A 75-year-old passenger who was on board a Cessna Skywagon when it crashed into Cascade Bay within Prince William Sound near Valdez on Tuesday has died.

William Resinger, of Palmer, died after being trapped inside the plane when it overturned in the water. According to an updated trooper dispatch on Wednesday, CPR efforts on Resinger were unsuccessful.

The plane was carrying two others at the time of the crash — 56-year-old pilot Scott Johannes of Wasilla and another passenger.

Troopers say Johannes was flying the aircraft with the two passengers when he attempted to land in the bay, but crashed into the water. He and the surviving passenger were able to escape.

Four nearby vessels, two Coast Guard boats and several good Samaritans responded to the scene of the crash. Johannes and the surviving passenger were airlifted by the Alaska Air National Guard to Providence Alaska Medical Center in Anchorage.

Troopers say Resinger's family has been notified of his death. The National Transportation Safety Board and the Federal Aviation Administration have also been notified.

The investigation into the crash is ongoing.

Original article can be found here ➤

A 75-year-old Mat-Su borough man was killed in a Tuesday floatplane crash in Prince William Sound.

Alaska State Troopers ID’ed the deceased as William Resinger of Palmer. He was one of two passengers aboard a Cessna 185 Skywagon that went down over Cascade Bay about 20 miles southwest of Valdez.

Coast Guard spokeswoman Charly Hengen said the pilot and both passengers were underwater but four vessels in the area immediately responded.

“Sector Anchorage issued out what’s called an urgent marine information broadcast and some good Samaritans were in the area and they were able to provide assistance to the people,” she said. “Also an Alaska Air National Guard rescue helicopter crew was launched by sector Anchorage watchstanders, they were able to medevac two of the people and those people were taken to Providence Alaska Medical Center in Anchorage.”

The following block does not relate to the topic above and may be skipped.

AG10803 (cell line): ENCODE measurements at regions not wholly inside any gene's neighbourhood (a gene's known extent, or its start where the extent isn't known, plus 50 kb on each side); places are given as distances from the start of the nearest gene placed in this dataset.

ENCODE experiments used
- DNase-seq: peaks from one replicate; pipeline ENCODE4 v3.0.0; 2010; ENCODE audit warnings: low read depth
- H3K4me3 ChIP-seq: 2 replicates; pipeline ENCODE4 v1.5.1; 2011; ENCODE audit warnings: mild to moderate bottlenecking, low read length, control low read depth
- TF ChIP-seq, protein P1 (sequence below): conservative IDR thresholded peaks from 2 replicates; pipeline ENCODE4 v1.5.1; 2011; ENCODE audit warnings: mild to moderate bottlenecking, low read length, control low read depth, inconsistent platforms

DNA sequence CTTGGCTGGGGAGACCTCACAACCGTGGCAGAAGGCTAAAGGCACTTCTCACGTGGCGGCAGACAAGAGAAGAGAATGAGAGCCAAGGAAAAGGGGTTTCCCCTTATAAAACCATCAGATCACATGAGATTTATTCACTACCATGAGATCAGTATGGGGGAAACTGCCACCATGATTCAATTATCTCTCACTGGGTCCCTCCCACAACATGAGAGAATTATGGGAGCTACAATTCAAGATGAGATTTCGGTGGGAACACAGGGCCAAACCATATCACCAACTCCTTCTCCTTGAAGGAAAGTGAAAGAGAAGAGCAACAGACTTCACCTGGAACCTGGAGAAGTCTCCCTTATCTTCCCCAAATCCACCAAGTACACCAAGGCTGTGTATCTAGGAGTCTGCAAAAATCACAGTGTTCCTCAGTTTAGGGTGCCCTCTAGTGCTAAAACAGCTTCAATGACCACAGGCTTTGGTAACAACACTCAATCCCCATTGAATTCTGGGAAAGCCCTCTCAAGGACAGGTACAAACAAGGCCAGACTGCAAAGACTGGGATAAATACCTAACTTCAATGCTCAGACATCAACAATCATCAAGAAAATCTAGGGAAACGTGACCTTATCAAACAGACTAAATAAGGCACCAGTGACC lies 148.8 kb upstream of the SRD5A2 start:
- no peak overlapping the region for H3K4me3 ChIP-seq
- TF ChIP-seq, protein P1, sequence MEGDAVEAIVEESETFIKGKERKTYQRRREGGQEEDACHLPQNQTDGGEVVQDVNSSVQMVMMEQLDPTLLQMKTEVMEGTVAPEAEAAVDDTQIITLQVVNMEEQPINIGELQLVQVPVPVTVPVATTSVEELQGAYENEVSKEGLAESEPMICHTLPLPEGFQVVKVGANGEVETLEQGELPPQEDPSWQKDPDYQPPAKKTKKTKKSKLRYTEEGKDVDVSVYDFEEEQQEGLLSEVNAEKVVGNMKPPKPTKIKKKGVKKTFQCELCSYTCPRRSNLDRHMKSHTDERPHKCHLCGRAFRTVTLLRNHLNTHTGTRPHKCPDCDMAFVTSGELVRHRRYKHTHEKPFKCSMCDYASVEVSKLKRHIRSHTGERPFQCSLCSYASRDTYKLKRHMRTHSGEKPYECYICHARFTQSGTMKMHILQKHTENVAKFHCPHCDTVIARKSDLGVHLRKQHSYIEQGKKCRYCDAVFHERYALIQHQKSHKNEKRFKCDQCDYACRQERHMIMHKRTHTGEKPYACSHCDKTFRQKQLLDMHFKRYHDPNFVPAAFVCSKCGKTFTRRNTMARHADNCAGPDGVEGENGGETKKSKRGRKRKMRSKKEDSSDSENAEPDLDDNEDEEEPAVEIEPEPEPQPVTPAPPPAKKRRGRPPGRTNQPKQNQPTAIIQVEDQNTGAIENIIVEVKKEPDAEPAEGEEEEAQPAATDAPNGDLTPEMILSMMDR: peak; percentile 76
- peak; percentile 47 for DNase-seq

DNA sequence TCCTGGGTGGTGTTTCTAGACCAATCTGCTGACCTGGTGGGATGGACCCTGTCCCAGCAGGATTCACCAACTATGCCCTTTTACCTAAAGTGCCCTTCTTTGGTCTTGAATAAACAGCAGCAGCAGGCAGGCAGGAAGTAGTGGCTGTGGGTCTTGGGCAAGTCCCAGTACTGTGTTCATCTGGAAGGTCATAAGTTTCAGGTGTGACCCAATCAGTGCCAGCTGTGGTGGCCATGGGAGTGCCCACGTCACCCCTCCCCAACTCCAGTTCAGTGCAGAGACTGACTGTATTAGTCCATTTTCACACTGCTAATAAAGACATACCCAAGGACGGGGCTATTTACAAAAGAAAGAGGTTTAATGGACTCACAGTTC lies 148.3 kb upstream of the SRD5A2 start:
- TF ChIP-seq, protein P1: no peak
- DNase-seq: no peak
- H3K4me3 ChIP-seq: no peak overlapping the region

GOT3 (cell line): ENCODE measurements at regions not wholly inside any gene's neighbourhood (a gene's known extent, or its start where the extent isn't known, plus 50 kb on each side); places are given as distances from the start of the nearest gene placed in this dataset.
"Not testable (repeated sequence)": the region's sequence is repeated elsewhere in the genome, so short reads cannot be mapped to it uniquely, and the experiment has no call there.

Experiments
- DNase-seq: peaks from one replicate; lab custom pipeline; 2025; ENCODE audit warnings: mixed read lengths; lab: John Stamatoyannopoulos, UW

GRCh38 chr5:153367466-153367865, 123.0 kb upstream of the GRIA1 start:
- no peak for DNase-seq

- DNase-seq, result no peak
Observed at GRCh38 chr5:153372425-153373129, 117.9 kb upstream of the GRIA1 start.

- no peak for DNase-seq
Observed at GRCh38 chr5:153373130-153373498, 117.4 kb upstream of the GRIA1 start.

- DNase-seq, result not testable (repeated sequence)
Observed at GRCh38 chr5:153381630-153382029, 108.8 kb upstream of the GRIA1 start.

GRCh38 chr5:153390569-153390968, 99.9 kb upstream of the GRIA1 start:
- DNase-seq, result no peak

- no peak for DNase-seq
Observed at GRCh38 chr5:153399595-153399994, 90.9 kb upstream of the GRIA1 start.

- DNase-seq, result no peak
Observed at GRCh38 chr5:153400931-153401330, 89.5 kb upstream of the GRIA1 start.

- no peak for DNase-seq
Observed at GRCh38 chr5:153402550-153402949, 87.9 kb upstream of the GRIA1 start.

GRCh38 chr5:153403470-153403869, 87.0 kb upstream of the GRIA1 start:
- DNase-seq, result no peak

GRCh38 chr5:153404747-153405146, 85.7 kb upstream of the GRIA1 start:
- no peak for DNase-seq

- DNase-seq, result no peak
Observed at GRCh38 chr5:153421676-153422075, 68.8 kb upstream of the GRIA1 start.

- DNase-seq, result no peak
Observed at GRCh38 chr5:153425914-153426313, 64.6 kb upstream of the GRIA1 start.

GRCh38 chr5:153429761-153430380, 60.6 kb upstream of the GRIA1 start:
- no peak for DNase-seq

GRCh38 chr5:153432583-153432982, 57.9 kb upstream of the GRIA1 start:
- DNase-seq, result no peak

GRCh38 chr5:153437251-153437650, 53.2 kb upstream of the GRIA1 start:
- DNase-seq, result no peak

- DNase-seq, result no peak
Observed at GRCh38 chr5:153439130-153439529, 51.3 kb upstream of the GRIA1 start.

Initial reports came in to the Cordova Police Department, which received a 911 call. State Troopers say the aircraft crashed as pilot Scott Johannes of Wasilla was attempting to land in Cascade Bay.

First responders performed CPR on Resinger, who was unresponsive. A Coast Guard boat transferred him to the Whittier Hospital Medical Center. He was later declared deceased.

“Unfortunately, that’s always sad news to hear once we transfer a person off to hear that news,” Hengen said.

The other two were flown to an Anchorage hospital. Their condition and the identity of the second passenger have not been released.

Both the National Transportation Safety Board and the Federal Aviation Administration are investigating the crash. It’s the third fatal floatplane crash in Alaska this month.

Original article can be found here ➤

Authorities have identified the man killed in a plane crash off of Cascade Bay in Prince William Sound. The victim has been identified as William Resinger, 75 of Palmer.

According to the Alaska State Troopers, Resinger was a passenger on board the plane, piloted by Scott Johannes age 56, of Wasilla, with the tail number of N5457X.

Troopers say the plane had two passengers on board when the plane attempted to land in the bay, instead crashing into the water. Johannes and the other passenger were able to escape, but AST reports Resinger was trapped inside the plane, which was turned upside down in the water.

Good Samaritans responded in boats, and Resinger was eventually taken from the downed plane. CPR was initiated, but AST said it was not successful.

Johannes and the surviving passenger were transported to an Anchorage hospital. The two reported general injuries, according to the USCG.

This marks the third fatal plane crash in Alaska in just 8 days.

Original article can be found here ➤


  1. Gear is down, hence it flipped. Maybe forgot gear up to land on water and gear down to land on land.

  2. can't even count the number of times I've seen photos of Skywagons upside down in water with the wheels out. Sad, such a common and horribly fateful oversight in this make. RIP.

  3. My Dad has more than 27,000 hours and will not put amphibians on his 185 for this exact reason. It takes one lapse in concentration and instantly you are upside down in cold dark water.

  4. 185 skywagon is one of my all time favs!
    Hope she flys again!